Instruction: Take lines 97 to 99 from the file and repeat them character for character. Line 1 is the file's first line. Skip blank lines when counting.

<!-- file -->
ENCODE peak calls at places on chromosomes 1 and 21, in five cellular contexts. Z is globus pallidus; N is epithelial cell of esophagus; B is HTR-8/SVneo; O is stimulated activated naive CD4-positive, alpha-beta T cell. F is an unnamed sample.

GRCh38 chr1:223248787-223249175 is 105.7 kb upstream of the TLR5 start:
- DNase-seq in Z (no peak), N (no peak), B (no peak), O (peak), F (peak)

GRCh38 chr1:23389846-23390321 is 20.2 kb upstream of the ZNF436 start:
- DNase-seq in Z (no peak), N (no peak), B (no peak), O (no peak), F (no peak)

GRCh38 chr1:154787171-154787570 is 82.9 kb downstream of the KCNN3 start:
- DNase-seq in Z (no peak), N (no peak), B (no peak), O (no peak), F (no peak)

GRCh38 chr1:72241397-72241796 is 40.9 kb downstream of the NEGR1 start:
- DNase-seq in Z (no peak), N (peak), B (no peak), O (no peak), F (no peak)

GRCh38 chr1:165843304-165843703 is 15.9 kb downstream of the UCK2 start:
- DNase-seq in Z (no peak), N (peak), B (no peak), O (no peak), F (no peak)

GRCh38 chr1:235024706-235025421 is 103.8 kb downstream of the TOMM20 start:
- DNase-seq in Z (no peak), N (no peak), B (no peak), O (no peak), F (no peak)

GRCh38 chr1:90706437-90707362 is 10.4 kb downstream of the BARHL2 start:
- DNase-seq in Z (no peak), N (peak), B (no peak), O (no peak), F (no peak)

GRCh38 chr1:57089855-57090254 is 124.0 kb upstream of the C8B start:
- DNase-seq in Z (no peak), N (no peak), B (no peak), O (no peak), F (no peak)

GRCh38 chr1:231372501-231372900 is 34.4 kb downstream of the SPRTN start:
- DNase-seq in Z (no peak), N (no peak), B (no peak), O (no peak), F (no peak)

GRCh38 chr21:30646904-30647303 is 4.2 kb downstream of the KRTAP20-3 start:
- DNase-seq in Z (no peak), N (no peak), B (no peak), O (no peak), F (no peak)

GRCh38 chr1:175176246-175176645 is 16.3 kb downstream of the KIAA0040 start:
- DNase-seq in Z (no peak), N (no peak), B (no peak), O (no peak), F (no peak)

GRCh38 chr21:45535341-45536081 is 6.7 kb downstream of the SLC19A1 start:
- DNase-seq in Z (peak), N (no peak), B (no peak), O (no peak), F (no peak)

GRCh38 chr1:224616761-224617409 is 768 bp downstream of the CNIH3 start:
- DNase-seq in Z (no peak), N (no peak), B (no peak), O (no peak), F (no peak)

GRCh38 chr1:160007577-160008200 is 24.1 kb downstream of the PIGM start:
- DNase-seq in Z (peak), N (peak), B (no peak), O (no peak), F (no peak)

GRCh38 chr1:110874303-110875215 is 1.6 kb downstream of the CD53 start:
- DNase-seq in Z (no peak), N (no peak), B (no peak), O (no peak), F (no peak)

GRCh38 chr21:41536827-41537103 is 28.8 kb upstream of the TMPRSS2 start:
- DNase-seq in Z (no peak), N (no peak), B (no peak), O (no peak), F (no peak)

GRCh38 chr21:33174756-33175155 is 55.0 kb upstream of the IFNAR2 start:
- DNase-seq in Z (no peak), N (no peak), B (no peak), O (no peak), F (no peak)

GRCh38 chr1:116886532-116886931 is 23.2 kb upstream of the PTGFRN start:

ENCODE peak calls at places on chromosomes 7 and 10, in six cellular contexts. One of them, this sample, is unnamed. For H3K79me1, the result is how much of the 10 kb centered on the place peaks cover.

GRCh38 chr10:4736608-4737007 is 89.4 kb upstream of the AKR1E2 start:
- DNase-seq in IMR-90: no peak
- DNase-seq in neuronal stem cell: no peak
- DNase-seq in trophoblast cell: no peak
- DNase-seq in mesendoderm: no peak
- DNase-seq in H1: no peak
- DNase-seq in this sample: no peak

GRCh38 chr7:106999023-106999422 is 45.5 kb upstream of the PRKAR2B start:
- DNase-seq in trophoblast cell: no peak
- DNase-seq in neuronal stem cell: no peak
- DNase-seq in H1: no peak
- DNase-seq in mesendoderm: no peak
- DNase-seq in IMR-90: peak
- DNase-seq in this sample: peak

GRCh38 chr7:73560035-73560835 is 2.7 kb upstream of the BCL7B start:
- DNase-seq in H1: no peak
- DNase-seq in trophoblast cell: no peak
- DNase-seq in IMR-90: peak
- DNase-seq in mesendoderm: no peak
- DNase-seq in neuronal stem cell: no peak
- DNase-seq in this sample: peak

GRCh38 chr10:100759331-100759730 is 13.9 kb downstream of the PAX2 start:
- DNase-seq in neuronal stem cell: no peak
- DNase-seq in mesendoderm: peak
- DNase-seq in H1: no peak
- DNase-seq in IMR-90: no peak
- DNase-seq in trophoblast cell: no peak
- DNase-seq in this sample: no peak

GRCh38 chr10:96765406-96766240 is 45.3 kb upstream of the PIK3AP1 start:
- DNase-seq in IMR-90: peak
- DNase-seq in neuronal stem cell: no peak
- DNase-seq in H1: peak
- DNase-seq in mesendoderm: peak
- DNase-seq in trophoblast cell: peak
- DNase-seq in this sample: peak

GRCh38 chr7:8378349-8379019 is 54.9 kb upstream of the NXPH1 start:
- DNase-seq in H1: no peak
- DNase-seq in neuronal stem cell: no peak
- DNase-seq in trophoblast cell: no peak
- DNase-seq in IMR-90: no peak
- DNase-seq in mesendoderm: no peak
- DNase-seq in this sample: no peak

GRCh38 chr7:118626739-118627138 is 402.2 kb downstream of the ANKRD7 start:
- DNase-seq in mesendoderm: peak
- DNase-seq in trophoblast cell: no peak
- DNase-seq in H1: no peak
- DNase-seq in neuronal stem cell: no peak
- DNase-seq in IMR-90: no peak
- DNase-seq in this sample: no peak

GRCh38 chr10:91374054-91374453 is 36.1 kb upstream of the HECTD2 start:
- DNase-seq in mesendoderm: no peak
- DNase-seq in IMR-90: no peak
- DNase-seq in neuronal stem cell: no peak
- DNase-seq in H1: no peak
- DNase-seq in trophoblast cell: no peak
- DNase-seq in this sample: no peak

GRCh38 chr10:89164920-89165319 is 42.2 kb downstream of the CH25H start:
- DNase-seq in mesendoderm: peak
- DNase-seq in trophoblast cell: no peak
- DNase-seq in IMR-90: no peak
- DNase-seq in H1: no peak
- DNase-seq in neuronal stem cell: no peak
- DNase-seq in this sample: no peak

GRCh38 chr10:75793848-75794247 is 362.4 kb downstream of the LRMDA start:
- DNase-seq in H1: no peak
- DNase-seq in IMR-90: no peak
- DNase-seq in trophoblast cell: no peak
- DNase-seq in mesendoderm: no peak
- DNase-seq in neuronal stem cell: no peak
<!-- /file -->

- DNase-seq in IMR-90: no peak
- DNase-seq in H1: no peak
- DNase-seq in neuronal stem cell: no peak